Butch did not have as many problems getting supplies with his truck as others in the community, because it looked like a BCWS vehicle, hence the police would allow him through the roadblocks. However, one day when they were hosing down another spot fire in the park, two conservation officers with guns on their belts approached and ordered them to return home or face arrest and a $10,000 fine. When Butch asked them if they “wanted his neighbourhood to burn down,” one officer surprisingly replied, “yes.” Fortunately, they soon drove away, and Butch and the others were able to continue extinguishing fires.

Stuart Pinnington-Speed extinguishing one of the many spot fires near Eva Road

Dubbed the ‘Eva Road volunteer fire department,” the neighbourhood team worked day and night for two weeks to protect their homes. Keeping the crew fed was a task that Butch’s daughter Morgan took on, along with cleaning up and keeping them hydrated. On day seven, Avery helped organize a S-100 firefighting course in Scotch Creek and Butch enrolled so his work could be legitimized. After Butch was trained, he was asked to join a BCWS crew using shovels and hoses, but he decided to remain in his neighbourhood to protect their homes with his water truck and excavator.

The fire fight at the Western front was repeated in neighbourhoods throughout the North Shuswap during the tumultuous two weeks after the firestorm, when there were thousands of spot fires to extinguish, far more than the BCWS could have dealt with, had they even the crew numbers needed to do the job. Despite their success, Butch and the many North Shuswap heroes like him remain bitter about the experience, because as he remarks, “we were treated worse than criminals.”


The firestorm had made it to the highway already when Butch drove out at 7pm, screenshot from Butch Bouchard’s video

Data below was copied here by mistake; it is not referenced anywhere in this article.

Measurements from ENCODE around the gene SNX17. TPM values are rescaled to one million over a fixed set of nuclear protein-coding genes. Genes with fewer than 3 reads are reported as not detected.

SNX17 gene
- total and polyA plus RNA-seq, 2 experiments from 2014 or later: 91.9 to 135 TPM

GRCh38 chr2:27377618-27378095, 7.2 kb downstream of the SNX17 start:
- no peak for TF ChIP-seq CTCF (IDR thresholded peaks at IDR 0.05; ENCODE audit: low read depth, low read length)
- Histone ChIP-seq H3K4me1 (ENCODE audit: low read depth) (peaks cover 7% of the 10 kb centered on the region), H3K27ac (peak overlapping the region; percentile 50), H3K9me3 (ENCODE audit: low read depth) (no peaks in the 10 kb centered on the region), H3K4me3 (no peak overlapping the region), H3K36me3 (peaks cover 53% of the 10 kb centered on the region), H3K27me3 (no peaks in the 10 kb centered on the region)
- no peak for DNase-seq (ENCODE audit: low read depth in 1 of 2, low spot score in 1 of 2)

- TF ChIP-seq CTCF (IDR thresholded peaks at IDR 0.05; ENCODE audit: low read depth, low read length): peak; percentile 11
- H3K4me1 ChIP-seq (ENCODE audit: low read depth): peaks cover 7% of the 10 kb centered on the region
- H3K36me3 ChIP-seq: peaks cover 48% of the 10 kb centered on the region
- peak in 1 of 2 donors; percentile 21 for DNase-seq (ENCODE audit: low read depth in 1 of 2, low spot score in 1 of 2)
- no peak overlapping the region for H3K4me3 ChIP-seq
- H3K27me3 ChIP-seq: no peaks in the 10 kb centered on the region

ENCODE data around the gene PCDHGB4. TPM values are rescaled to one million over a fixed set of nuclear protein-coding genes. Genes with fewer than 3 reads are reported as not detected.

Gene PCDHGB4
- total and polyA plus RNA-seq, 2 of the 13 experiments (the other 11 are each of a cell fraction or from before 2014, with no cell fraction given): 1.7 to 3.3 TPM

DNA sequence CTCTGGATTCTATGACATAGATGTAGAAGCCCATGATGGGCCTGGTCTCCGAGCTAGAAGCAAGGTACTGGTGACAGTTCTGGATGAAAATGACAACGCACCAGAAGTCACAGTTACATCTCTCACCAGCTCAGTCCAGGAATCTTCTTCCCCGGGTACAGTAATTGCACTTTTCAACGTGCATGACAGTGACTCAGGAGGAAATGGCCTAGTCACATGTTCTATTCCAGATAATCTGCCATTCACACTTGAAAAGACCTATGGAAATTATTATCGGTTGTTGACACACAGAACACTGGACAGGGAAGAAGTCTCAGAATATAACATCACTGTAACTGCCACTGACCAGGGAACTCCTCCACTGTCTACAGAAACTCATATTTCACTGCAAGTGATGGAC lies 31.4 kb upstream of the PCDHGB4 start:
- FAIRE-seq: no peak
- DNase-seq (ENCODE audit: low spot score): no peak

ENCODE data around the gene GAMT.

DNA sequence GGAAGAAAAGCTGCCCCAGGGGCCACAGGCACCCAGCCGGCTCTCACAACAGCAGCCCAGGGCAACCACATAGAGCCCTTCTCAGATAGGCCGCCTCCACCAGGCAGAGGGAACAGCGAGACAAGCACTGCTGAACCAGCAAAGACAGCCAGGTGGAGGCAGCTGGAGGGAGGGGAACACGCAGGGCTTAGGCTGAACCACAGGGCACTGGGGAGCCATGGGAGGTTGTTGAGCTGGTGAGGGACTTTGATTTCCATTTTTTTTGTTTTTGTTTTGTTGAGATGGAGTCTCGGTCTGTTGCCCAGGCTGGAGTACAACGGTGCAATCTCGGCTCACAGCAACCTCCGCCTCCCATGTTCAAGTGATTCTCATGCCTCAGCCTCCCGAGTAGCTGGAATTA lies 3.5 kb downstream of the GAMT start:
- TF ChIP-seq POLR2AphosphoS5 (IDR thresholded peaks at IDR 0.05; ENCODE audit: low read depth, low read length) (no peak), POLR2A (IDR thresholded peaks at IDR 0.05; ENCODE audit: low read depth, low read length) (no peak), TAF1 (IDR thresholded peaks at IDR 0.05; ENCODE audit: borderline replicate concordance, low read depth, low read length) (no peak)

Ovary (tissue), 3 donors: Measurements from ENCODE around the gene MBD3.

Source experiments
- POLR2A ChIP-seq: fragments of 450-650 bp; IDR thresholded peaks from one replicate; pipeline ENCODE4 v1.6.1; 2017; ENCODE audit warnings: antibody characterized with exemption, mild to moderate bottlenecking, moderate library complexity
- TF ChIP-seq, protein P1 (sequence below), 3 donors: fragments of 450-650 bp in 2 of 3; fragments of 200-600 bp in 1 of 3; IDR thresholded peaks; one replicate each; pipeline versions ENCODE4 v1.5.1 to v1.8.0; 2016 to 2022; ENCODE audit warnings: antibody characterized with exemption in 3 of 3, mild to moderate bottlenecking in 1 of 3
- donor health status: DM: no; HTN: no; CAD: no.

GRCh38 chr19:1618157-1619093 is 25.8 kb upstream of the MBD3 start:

When the BCWS “red shirts” arrived at Eva Road to help douse hot spots, they actually worked with the Eva Road locals. They had a specialized team called the “Rhinos,” and they put in a bladder full of water up by the gravel pit. There was some cooperation between the locals and these red shirts, which is the opposite of the narrative in the media, that locals “were in the way” of the BCWS. When the BC Hydro crew arrived, they fell some trees along the road and some ended up lading in spot fires causing more problems and more work for the local team.

Avery was the only local firefighter to be arrested for driving on the road. He had to spend one hour in hand-cuffs in his own yard, before the police decided to let him go. Meanwhile, his truck was left along the side of the road and the back of it became on fire. Fortunately, he was able to rescue it in time before it was destroyed.

Another issue with many of the local firefighters is that they had to spend their own funds on equipment and fuel, for which they will never be compensated. Butch estimates that he spent approximately $8,000 and for other the costs were even higher.

Another screenshot from Butch’s video that he took as he drove through Squilax on his way to Sorrento during the fire.